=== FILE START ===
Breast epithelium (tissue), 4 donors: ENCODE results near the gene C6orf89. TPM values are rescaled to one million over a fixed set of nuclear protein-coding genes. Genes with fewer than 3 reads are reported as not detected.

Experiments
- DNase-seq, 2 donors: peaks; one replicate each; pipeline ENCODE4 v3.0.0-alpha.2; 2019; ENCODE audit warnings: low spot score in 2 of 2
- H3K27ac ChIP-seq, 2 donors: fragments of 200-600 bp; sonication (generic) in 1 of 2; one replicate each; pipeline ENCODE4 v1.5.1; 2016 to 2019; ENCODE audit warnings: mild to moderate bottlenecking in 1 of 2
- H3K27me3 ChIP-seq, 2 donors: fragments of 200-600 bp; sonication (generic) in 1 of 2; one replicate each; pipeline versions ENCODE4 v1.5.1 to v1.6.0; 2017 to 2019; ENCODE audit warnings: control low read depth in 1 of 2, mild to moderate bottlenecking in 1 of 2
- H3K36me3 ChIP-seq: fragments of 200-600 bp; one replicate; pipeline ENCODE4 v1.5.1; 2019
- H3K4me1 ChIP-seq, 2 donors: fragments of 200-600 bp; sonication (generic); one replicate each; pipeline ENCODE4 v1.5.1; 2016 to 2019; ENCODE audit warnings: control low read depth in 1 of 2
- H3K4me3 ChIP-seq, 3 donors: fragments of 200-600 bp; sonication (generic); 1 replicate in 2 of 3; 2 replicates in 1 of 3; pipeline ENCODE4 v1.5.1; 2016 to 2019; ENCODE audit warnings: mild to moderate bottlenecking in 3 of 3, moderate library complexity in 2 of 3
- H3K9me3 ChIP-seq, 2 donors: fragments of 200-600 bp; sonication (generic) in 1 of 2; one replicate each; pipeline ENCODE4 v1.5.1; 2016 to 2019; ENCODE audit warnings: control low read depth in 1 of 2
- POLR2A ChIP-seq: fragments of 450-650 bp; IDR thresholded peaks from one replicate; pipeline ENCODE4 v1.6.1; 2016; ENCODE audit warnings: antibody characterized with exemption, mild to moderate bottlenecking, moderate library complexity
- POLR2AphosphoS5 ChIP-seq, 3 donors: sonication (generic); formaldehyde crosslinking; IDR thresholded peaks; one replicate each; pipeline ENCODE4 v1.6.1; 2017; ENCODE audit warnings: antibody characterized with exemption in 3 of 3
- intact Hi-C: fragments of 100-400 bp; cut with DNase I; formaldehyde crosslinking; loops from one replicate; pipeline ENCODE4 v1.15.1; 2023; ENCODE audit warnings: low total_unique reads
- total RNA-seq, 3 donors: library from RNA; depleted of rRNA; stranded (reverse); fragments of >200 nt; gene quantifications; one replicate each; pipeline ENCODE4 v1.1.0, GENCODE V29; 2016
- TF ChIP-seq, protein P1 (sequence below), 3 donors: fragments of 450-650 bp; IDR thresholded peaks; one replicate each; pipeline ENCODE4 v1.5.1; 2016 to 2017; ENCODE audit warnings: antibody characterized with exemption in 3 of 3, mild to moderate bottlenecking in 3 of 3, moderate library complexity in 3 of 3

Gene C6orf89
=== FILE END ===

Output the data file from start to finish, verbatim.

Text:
Breast epithelium (tissue), 4 donors: ENCODE results near the gene C6orf89. TPM values are rescaled to one million over a fixed set of nuclear protein-coding genes. Genes with fewer than 3 reads are reported as not detected.

Experiments
- DNase-seq, 2 donors: peaks; one replicate each; pipeline ENCODE4 v3.0.0-alpha.2; 2019; ENCODE audit warnings: low spot score in 2 of 2
- H3K27ac ChIP-seq, 2 donors: fragments of 200-600 bp; sonication (generic) in 1 of 2; one replicate each; pipeline ENCODE4 v1.5.1; 2016 to 2019; ENCODE audit warnings: mild to moderate bottlenecking in 1 of 2
- H3K27me3 ChIP-seq, 2 donors: fragments of 200-600 bp; sonication (generic) in 1 of 2; one replicate each; pipeline versions ENCODE4 v1.5.1 to v1.6.0; 2017 to 2019; ENCODE audit warnings: control low read depth in 1 of 2, mild to moderate bottlenecking in 1 of 2
- H3K36me3 ChIP-seq: fragments of 200-600 bp; one replicate; pipeline ENCODE4 v1.5.1; 2019
- H3K4me1 ChIP-seq, 2 donors: fragments of 200-600 bp; sonication (generic); one replicate each; pipeline ENCODE4 v1.5.1; 2016 to 2019; ENCODE audit warnings: control low read depth in 1 of 2
- H3K4me3 ChIP-seq, 3 donors: fragments of 200-600 bp; sonication (generic); 1 replicate in 2 of 3; 2 replicates in 1 of 3; pipeline ENCODE4 v1.5.1; 2016 to 2019; ENCODE audit warnings: mild to moderate bottlenecking in 3 of 3, moderate library complexity in 2 of 3
- H3K9me3 ChIP-seq, 2 donors: fragments of 200-600 bp; sonication (generic) in 1 of 2; one replicate each; pipeline ENCODE4 v1.5.1; 2016 to 2019; ENCODE audit warnings: control low read depth in 1 of 2
- POLR2A ChIP-seq: fragments of 450-650 bp; IDR thresholded peaks from one replicate; pipeline ENCODE4 v1.6.1; 2016; ENCODE audit warnings: antibody characterized with exemption, mild to moderate bottlenecking, moderate library complexity
- POLR2AphosphoS5 ChIP-seq, 3 donors: sonication (generic); formaldehyde crosslinking; IDR thresholded peaks; one replicate each; pipeline ENCODE4 v1.6.1; 2017; ENCODE audit warnings: antibody characterized with exemption in 3 of 3
- intact Hi-C: fragments of 100-400 bp; cut with DNase I; formaldehyde crosslinking; loops from one replicate; pipeline ENCODE4 v1.15.1; 2023; ENCODE audit warnings: low total_unique reads
- total RNA-seq, 3 donors: library from RNA; depleted of rRNA; stranded (reverse); fragments of >200 nt; gene quantifications; one replicate each; pipeline ENCODE4 v1.1.0, GENCODE V29; 2016
- TF ChIP-seq, protein P1 (sequence below), 3 donors: fragments of 450-650 bp; IDR thresholded peaks; one replicate each; pipeline ENCODE4 v1.5.1; 2016 to 2017; ENCODE audit warnings: antibody characterized with exemption in 3 of 3, mild to moderate bottlenecking in 3 of 3, moderate library complexity in 3 of 3

Gene C6orf89